Private assets have proven effective during times of high inflation and rising interest rates, particularly for long-term investors, leading Singapore’s NTUC Income to stick with its continued allocation to private assets.
The insurance cooperative expects the Federal Reserve to hike rates to 3.5% by the end of the year and that the US recession is likely to be a mild one.
“The US has registered two consecutive quarters of negative GDP, signalling that the country is in a technical recession. However, a full-blown recession is not imminent until 2023,” Mark Shi, chief investment officer at NTUC Income told AsianInvestor.
“We are of the view that it is likely to be a mild one as we do not expect the Fed to be too aggressive in hiking interest rates to drive a steep recession,” he said.
He added that headline inflation should “fall on the back of falling commodities and energy prices and easing of supply chain bottlenecks”. Core inflation, however, which is less volatile, may “remain elevated near-term but likely to gradually fall over the medium term in 2023 and 2024,” he said.
The insurer has more than 20% allocated to private and alternative assets including real estate, private equity and private credit, he said. While the firm will remain defensive on interest rates and equities as it keeps a wary eye on inflation, the long-term trend of its allocation to private assets is unlikely to be affected by the ebbs and flows of inflation and interest rates.
“Our allocation in private assets is a long-term strategic move. With returns spanning over multiple years, these private assets provide long-term returns which match the required returns for our long-dated insurance liabilities. These assets are illiquid in nature, and therefore help reduce the mark-to-market volatility of Income’s overall portfolio,” Shi said.
Drilling down into the asset classes, Shi said that Income “sees private credit as a growing market in the long term, with fund managers taking over some of the funding roles traditionally provided by banks.”
Private credit also has the uncanny ability to be resilient through changing interest rates and provide a stable source of income. “Private credit cash flows are floating rates and offer higher coupons than investment grade credit... Just like any other public market portfolios where diversification is important, we diversify our portfolios in these private assets in terms of geographical exposure, strategy and vintage,” he said.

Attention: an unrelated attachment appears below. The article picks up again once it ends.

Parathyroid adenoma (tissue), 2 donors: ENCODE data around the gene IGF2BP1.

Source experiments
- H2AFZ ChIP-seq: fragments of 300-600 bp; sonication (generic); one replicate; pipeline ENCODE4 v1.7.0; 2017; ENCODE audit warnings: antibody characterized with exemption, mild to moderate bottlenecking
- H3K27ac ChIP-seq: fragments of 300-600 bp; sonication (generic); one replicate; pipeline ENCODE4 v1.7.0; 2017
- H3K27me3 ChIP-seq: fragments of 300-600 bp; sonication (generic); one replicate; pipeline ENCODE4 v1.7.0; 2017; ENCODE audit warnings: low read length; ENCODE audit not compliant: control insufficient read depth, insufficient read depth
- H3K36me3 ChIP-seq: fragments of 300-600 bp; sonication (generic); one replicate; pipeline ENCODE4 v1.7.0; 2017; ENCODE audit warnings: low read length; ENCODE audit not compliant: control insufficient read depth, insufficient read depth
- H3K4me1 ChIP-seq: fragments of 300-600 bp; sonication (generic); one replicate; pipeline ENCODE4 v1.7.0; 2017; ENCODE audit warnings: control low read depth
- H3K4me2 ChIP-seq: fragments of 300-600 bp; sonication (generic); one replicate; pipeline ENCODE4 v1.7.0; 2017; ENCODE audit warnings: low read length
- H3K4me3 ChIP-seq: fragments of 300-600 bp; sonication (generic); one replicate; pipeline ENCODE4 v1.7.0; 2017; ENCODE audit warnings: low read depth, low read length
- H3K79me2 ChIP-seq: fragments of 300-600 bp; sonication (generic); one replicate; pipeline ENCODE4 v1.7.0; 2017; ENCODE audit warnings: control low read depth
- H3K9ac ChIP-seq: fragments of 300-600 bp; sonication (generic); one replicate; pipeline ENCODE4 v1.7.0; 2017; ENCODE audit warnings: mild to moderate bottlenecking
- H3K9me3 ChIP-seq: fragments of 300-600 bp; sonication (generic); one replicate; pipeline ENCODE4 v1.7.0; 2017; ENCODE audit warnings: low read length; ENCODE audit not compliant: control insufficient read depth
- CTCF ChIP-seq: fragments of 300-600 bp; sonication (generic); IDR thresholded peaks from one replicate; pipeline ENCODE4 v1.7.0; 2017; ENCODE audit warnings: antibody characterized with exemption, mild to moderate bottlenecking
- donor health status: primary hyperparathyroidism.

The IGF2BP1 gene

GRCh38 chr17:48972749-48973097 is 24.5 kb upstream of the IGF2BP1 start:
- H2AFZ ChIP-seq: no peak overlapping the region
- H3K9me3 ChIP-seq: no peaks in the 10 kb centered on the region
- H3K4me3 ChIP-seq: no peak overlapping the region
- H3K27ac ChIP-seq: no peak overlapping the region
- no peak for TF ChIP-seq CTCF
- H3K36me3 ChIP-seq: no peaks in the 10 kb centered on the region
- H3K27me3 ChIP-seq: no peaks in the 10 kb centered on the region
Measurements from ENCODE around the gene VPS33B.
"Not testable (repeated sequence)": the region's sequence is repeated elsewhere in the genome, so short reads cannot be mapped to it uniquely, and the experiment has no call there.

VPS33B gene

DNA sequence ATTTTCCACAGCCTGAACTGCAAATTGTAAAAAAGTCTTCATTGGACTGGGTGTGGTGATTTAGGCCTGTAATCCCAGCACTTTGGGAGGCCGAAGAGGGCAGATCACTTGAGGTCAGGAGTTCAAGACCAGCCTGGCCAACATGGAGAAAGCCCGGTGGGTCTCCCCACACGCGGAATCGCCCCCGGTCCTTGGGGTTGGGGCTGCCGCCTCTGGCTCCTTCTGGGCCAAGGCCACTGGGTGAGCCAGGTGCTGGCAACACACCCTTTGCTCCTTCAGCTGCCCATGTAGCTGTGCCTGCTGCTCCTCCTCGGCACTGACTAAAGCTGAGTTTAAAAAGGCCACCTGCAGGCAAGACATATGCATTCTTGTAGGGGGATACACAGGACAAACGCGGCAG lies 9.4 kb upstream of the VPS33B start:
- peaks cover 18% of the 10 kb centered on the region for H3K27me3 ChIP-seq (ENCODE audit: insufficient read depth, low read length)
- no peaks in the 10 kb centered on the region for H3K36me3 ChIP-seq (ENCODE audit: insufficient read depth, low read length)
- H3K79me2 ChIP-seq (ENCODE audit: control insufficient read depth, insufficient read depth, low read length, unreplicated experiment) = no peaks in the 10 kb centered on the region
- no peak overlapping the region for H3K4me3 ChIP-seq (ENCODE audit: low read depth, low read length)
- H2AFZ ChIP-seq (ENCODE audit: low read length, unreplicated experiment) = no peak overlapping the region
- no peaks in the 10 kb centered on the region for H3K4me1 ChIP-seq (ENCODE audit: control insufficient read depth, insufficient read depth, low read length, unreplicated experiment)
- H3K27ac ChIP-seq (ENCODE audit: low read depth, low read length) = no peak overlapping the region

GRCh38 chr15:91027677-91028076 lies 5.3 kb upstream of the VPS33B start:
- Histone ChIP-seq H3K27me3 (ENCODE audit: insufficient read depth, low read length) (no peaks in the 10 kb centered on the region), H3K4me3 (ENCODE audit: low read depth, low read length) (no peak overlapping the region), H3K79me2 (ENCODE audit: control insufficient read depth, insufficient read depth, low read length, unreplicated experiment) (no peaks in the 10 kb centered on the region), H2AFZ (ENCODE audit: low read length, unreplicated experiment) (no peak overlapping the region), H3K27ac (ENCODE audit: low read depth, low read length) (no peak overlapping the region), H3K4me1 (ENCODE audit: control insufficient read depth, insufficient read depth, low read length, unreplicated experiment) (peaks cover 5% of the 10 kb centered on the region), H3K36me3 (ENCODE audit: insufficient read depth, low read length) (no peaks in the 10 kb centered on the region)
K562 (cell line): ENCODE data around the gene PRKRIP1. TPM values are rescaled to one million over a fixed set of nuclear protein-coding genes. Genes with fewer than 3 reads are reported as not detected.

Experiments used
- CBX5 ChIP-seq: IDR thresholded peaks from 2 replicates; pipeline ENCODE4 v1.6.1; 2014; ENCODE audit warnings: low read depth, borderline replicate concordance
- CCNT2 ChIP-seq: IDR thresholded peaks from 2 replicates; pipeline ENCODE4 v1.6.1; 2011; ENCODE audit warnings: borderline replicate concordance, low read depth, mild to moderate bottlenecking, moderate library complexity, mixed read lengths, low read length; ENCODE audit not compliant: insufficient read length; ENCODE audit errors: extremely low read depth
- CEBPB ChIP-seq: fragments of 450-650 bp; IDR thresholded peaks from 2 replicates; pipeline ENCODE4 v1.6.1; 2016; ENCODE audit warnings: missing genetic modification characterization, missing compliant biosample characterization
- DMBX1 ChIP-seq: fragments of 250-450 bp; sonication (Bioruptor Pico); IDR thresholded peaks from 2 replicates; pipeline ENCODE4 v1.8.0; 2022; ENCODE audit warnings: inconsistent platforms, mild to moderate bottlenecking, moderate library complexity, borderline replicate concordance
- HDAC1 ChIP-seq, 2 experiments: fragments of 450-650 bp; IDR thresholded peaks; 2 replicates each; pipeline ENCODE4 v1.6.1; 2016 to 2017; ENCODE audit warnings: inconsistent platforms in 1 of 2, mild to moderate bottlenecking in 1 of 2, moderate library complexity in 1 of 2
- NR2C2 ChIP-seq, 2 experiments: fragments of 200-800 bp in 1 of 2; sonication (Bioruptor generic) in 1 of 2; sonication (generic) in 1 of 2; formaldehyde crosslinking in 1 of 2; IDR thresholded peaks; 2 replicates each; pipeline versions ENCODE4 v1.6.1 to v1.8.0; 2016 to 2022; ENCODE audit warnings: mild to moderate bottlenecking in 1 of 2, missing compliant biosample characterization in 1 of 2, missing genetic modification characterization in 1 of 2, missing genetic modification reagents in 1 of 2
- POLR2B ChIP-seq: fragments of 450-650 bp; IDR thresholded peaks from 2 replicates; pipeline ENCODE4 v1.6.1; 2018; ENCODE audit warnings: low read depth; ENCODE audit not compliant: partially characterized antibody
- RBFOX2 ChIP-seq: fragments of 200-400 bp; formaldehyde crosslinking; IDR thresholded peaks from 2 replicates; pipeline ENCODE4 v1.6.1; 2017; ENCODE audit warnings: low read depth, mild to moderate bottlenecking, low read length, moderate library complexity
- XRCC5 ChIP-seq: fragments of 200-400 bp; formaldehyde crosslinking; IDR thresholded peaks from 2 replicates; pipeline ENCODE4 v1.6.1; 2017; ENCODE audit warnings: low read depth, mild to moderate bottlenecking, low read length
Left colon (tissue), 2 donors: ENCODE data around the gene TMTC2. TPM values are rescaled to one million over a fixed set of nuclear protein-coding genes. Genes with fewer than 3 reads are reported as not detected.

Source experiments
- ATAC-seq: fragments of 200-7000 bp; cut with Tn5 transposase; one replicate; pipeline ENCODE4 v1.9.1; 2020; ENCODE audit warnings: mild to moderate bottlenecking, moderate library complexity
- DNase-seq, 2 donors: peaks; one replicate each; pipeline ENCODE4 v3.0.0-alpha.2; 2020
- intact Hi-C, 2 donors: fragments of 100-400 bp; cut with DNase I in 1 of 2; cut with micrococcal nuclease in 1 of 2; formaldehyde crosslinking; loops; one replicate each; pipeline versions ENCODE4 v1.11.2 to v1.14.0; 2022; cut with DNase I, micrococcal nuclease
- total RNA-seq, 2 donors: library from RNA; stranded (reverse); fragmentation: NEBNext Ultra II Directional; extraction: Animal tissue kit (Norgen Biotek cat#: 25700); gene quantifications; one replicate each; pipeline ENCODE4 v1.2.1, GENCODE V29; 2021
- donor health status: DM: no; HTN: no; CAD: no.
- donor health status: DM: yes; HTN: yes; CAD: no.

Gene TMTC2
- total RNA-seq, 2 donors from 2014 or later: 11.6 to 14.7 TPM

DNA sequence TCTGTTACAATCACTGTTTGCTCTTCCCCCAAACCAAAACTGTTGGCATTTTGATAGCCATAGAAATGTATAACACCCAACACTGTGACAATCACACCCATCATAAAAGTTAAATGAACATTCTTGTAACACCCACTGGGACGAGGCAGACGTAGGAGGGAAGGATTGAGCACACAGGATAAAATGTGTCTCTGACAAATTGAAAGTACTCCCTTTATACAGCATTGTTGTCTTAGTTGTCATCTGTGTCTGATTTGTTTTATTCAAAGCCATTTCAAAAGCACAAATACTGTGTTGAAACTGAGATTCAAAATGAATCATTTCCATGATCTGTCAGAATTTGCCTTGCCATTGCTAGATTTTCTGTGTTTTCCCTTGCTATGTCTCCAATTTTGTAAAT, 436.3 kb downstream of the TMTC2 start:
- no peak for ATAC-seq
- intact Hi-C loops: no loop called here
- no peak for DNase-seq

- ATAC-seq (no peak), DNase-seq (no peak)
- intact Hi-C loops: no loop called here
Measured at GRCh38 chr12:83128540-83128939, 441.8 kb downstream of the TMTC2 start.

He added that market dislocations historically indicate good vintage years for private assets as general partners (GPs) take advantage of the dislocation to source attractive deals.
Income views private investments as a long-term strategic move, he said, adding that recent corrections in equities are likely to filter into the valuation of PE over the next few quarters.
The insurer also allocates to real estate in Singapore and in funds globally. “Real estate typically appreciates in the long term and is a good asset class in hedging against inflation,” he said.
In January, NTUC Income announced that it would corporatise its legal form, which entails the transfer of its insurance business and assets to a new company. Shi said that the move would not affect its investment strategy.
“Our investment approach and asset allocation framework have always been aligned with the industry’s best practices. The investment horizon, risk profile and target returns are derived from the requirements to support our insurance policies which will not change due to the corporatisation exercise,” he said.
Additional reporting by Edward Tang
Find out more from senior investment professionals at the Insurance Investment Briefing Southeast Asia in Singapore on September 23.